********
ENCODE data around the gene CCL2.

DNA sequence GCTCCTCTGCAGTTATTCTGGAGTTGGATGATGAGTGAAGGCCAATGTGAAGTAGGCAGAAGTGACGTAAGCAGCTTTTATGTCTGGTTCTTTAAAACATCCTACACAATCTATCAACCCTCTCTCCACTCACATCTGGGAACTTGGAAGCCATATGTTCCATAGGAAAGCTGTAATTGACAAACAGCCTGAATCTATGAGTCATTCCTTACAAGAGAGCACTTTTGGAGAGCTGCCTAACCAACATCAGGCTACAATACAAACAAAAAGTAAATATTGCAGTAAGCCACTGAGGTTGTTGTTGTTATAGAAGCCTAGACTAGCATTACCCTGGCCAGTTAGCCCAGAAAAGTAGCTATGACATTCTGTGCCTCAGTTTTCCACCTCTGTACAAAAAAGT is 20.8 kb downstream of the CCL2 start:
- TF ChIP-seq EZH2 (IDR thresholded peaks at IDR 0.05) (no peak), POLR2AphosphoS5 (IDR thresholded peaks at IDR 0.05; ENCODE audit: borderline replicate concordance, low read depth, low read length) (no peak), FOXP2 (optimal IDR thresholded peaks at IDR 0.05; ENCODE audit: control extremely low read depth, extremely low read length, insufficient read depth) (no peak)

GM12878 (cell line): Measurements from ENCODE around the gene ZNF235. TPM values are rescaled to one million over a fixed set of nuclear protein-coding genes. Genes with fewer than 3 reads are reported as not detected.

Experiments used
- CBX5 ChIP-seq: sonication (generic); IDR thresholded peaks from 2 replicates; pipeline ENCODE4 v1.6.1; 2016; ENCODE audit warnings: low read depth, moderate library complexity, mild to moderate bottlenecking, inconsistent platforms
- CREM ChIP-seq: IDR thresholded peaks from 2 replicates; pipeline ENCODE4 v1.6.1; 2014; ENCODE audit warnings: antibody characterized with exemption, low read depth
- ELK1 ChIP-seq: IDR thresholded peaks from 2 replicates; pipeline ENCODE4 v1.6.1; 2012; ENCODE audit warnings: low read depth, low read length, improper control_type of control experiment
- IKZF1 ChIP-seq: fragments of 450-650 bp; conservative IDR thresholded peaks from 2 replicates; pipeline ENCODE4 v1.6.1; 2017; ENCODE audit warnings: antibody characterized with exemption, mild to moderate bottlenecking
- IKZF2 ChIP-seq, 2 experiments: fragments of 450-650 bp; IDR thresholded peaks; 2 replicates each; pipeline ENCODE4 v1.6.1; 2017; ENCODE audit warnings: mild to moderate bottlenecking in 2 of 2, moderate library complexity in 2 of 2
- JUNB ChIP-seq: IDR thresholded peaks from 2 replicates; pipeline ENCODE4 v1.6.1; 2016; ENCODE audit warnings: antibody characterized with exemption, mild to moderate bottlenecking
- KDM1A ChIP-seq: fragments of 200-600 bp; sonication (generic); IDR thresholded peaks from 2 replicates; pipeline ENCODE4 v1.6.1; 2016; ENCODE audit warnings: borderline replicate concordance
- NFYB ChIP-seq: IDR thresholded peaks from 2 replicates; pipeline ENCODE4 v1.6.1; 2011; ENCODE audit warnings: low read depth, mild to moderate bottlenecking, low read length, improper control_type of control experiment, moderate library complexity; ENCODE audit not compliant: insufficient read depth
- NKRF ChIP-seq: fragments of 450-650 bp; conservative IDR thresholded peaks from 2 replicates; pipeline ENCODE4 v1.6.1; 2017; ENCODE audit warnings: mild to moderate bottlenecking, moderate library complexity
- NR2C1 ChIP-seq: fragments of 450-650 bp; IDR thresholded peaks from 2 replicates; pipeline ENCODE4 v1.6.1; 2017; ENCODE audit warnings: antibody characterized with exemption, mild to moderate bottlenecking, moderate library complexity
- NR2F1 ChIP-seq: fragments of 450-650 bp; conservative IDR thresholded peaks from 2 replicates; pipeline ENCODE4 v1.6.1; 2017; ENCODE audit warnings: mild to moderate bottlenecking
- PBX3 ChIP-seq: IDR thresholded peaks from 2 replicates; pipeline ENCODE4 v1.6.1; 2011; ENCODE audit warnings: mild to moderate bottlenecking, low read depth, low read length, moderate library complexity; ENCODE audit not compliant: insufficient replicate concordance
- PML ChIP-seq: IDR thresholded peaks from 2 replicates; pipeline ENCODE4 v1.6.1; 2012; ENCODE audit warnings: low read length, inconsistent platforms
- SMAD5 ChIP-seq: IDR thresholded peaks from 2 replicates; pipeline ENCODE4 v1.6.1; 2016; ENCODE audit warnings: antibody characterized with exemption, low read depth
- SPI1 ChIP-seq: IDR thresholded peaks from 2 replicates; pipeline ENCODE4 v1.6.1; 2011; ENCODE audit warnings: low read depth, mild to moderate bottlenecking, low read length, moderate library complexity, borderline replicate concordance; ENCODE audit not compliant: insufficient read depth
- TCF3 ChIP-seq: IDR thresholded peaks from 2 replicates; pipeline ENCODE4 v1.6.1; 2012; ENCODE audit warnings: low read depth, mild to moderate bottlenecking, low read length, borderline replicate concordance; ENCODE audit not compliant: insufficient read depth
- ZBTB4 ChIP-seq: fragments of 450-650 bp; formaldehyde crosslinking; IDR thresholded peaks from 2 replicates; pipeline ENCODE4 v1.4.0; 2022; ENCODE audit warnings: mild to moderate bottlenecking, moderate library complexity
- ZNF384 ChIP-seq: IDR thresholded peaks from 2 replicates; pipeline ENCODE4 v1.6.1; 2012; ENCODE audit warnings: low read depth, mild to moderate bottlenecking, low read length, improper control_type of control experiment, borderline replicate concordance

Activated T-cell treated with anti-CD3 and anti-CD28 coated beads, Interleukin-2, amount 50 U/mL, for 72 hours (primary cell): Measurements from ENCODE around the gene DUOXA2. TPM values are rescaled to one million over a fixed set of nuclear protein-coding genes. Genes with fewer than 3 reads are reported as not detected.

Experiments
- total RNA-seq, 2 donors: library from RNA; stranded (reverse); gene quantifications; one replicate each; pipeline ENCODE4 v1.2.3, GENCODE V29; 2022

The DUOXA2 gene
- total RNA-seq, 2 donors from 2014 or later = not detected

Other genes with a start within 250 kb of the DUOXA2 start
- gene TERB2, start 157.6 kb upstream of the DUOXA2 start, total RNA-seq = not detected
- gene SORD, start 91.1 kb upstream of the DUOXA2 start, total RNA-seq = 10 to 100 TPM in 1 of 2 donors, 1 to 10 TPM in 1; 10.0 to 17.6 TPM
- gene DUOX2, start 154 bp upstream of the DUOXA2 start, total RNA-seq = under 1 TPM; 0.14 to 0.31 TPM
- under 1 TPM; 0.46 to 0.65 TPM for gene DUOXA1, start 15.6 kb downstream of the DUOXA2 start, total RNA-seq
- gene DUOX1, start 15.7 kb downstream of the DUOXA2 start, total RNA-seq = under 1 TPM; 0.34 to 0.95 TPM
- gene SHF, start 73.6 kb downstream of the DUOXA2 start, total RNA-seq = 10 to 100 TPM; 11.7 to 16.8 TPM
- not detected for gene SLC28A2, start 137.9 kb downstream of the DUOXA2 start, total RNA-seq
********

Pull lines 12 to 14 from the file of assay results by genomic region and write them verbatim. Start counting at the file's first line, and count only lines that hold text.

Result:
- KDM1A ChIP-seq: fragments of 200-600 bp; sonication (generic); IDR thresholded peaks from 2 replicates; pipeline ENCODE4 v1.6.1; 2016; ENCODE audit warnings: borderline replicate concordance
- NFYB ChIP-seq: IDR thresholded peaks from 2 replicates; pipeline ENCODE4 v1.6.1; 2011; ENCODE audit warnings: low read depth, mild to moderate bottlenecking, low read length, improper control_type of control experiment, moderate library complexity; ENCODE audit not compliant: insufficient read depth
- NKRF ChIP-seq: fragments of 450-650 bp; conservative IDR thresholded peaks from 2 replicates; pipeline ENCODE4 v1.6.1; 2017; ENCODE audit warnings: mild to moderate bottlenecking, moderate library complexity